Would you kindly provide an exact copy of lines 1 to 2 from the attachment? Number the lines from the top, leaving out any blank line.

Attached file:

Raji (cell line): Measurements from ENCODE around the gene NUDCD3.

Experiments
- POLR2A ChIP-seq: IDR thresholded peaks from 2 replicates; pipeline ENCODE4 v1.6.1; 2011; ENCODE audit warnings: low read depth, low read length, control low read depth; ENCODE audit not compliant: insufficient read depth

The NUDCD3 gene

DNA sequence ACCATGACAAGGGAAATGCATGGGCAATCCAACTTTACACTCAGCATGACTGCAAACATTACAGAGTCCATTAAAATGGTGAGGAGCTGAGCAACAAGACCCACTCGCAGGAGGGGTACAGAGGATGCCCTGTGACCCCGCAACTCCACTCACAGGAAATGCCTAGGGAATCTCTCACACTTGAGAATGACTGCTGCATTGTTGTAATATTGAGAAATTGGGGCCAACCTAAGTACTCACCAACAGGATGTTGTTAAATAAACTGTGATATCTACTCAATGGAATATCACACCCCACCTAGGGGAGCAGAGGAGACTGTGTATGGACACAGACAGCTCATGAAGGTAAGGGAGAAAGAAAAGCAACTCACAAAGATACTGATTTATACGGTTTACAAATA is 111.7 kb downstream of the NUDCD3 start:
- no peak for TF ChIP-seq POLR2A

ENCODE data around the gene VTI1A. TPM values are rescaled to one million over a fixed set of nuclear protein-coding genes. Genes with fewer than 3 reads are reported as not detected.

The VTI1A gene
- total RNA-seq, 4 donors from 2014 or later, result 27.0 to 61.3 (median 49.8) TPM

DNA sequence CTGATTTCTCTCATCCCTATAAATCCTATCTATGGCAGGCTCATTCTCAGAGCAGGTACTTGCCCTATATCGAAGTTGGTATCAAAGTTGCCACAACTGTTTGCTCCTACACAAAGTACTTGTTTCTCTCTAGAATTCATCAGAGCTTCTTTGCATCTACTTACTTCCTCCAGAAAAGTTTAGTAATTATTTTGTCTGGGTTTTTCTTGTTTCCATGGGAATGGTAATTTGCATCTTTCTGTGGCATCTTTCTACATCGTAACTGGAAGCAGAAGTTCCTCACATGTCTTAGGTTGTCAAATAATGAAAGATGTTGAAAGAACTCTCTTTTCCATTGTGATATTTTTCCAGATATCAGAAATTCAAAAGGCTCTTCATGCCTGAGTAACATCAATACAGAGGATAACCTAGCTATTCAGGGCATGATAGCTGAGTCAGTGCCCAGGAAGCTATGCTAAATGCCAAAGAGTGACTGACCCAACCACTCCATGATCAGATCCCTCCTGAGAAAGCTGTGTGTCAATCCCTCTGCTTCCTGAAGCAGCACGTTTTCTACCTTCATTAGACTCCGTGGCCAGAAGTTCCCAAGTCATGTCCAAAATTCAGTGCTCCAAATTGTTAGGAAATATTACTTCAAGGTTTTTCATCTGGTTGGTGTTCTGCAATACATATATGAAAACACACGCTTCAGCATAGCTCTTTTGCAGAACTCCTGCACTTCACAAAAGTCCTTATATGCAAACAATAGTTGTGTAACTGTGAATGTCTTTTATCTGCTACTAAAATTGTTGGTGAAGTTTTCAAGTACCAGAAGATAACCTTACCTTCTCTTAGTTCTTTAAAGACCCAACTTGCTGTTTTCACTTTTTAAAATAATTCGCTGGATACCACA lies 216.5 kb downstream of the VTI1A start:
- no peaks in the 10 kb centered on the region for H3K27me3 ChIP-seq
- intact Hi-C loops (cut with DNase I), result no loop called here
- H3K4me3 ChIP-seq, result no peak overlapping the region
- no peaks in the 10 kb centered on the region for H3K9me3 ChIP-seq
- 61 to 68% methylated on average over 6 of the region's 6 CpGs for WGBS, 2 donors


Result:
Raji (cell line): Measurements from ENCODE around the gene NUDCD3.

Experiments